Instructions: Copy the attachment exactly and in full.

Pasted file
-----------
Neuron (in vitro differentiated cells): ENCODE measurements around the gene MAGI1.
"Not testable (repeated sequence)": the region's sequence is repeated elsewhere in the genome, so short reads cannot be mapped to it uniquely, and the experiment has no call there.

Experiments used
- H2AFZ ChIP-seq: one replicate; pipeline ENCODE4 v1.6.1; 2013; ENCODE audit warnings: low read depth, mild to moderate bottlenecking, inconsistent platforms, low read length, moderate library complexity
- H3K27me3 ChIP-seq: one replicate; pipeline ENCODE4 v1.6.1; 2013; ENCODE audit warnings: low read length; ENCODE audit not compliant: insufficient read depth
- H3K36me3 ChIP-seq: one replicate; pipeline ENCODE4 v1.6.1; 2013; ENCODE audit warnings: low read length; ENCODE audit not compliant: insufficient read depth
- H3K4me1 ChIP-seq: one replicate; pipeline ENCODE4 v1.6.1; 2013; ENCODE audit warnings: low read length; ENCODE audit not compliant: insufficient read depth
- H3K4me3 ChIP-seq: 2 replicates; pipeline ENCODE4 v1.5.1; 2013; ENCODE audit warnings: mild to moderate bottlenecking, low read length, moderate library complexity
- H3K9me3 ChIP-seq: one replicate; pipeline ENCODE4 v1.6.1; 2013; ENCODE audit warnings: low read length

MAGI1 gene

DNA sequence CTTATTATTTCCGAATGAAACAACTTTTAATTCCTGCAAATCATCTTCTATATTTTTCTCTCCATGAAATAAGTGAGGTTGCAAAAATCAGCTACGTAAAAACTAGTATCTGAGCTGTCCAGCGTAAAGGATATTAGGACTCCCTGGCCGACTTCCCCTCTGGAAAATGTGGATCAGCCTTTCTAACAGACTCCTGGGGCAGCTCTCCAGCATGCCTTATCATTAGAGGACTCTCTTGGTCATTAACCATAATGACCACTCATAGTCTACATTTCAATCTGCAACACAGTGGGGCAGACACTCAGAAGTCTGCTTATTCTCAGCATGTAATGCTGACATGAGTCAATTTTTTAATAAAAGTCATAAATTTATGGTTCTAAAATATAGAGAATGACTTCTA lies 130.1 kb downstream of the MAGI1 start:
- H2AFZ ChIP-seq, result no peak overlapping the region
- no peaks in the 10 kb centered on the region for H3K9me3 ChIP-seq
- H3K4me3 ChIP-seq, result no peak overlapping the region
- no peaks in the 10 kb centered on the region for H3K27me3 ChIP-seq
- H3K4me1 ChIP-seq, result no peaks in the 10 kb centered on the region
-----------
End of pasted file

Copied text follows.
Neuron (in vitro differentiated cells): ENCODE measurements around the gene MAGI1.
"Not testable (repeated sequence)": the region's sequence is repeated elsewhere in the genome, so short reads cannot be mapped to it uniquely, and the experiment has no call there.

Experiments used
- H2AFZ ChIP-seq: one replicate; pipeline ENCODE4 v1.6.1; 2013; ENCODE audit warnings: low read depth, mild to moderate bottlenecking, inconsistent platforms, low read length, moderate library complexity
- H3K27me3 ChIP-seq: one replicate; pipeline ENCODE4 v1.6.1; 2013; ENCODE audit warnings: low read length; ENCODE audit not compliant: insufficient read depth
- H3K36me3 ChIP-seq: one replicate; pipeline ENCODE4 v1.6.1; 2013; ENCODE audit warnings: low read length; ENCODE audit not compliant: insufficient read depth
- H3K4me1 ChIP-seq: one replicate; pipeline ENCODE4 v1.6.1; 2013; ENCODE audit warnings: low read length; ENCODE audit not compliant: insufficient read depth
- H3K4me3 ChIP-seq: 2 replicates; pipeline ENCODE4 v1.5.1; 2013; ENCODE audit warnings: mild to moderate bottlenecking, low read length, moderate library complexity
- H3K9me3 ChIP-seq: one replicate; pipeline ENCODE4 v1.6.1; 2013; ENCODE audit warnings: low read length

MAGI1 gene

DNA sequence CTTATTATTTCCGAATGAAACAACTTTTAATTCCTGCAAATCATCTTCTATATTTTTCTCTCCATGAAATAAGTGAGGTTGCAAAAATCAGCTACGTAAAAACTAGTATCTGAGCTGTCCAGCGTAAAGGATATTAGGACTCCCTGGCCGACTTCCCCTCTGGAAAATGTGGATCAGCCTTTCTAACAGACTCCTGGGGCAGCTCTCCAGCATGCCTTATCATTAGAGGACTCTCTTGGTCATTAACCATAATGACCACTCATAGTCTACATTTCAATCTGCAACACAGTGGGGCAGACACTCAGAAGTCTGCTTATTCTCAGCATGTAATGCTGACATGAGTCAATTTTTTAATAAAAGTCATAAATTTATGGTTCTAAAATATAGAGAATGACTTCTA lies 130.1 kb downstream of the MAGI1 start:
- H2AFZ ChIP-seq, result no peak overlapping the region
- no peaks in the 10 kb centered on the region for H3K9me3 ChIP-seq
- H3K4me3 ChIP-seq, result no peak overlapping the region
- no peaks in the 10 kb centered on the region for H3K27me3 ChIP-seq
- H3K4me1 ChIP-seq, result no peaks in the 10 kb centered on the region